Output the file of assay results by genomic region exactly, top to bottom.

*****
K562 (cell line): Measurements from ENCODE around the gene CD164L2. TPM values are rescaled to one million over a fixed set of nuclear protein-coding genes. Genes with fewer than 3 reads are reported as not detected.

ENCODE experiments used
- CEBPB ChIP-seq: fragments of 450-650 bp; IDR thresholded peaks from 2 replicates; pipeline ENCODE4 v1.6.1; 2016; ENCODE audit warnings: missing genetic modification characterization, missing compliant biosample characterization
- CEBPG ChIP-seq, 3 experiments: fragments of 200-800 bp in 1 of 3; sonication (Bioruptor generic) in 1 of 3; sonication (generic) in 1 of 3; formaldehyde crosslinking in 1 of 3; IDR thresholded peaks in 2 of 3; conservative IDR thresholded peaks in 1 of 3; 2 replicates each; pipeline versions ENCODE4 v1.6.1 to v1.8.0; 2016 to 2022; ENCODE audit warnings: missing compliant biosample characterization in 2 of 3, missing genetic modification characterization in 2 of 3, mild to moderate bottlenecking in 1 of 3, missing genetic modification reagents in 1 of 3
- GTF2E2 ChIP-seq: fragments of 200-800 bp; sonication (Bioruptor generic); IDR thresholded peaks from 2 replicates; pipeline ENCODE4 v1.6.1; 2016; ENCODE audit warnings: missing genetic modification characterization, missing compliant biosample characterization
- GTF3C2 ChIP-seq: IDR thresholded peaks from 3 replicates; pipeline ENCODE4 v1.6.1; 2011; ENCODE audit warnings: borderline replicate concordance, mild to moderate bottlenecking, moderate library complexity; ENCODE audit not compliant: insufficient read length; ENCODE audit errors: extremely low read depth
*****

K562 (cell line): Measurements from ENCODE around the gene CD164L2. TPM values are rescaled to one million over a fixed set of nuclear protein-coding genes. Genes with fewer than 3 reads are reported as not detected.

ENCODE experiments used
- CEBPB ChIP-seq: fragments of 450-650 bp; IDR thresholded peaks from 2 replicates; pipeline ENCODE4 v1.6.1; 2016; ENCODE audit warnings: missing genetic modification characterization, missing compliant biosample characterization
- CEBPG ChIP-seq, 3 experiments: fragments of 200-800 bp in 1 of 3; sonication (Bioruptor generic) in 1 of 3; sonication (generic) in 1 of 3; formaldehyde crosslinking in 1 of 3; IDR thresholded peaks in 2 of 3; conservative IDR thresholded peaks in 1 of 3; 2 replicates each; pipeline versions ENCODE4 v1.6.1 to v1.8.0; 2016 to 2022; ENCODE audit warnings: missing compliant biosample characterization in 2 of 3, missing genetic modification characterization in 2 of 3, mild to moderate bottlenecking in 1 of 3, missing genetic modification reagents in 1 of 3
- GTF2E2 ChIP-seq: fragments of 200-800 bp; sonication (Bioruptor generic); IDR thresholded peaks from 2 replicates; pipeline ENCODE4 v1.6.1; 2016; ENCODE audit warnings: missing genetic modification characterization, missing compliant biosample characterization
- GTF3C2 ChIP-seq: IDR thresholded peaks from 3 replicates; pipeline ENCODE4 v1.6.1; 2011; ENCODE audit warnings: borderline replicate concordance, mild to moderate bottlenecking, moderate library complexity; ENCODE audit not compliant: insufficient read length; ENCODE audit errors: extremely low read depth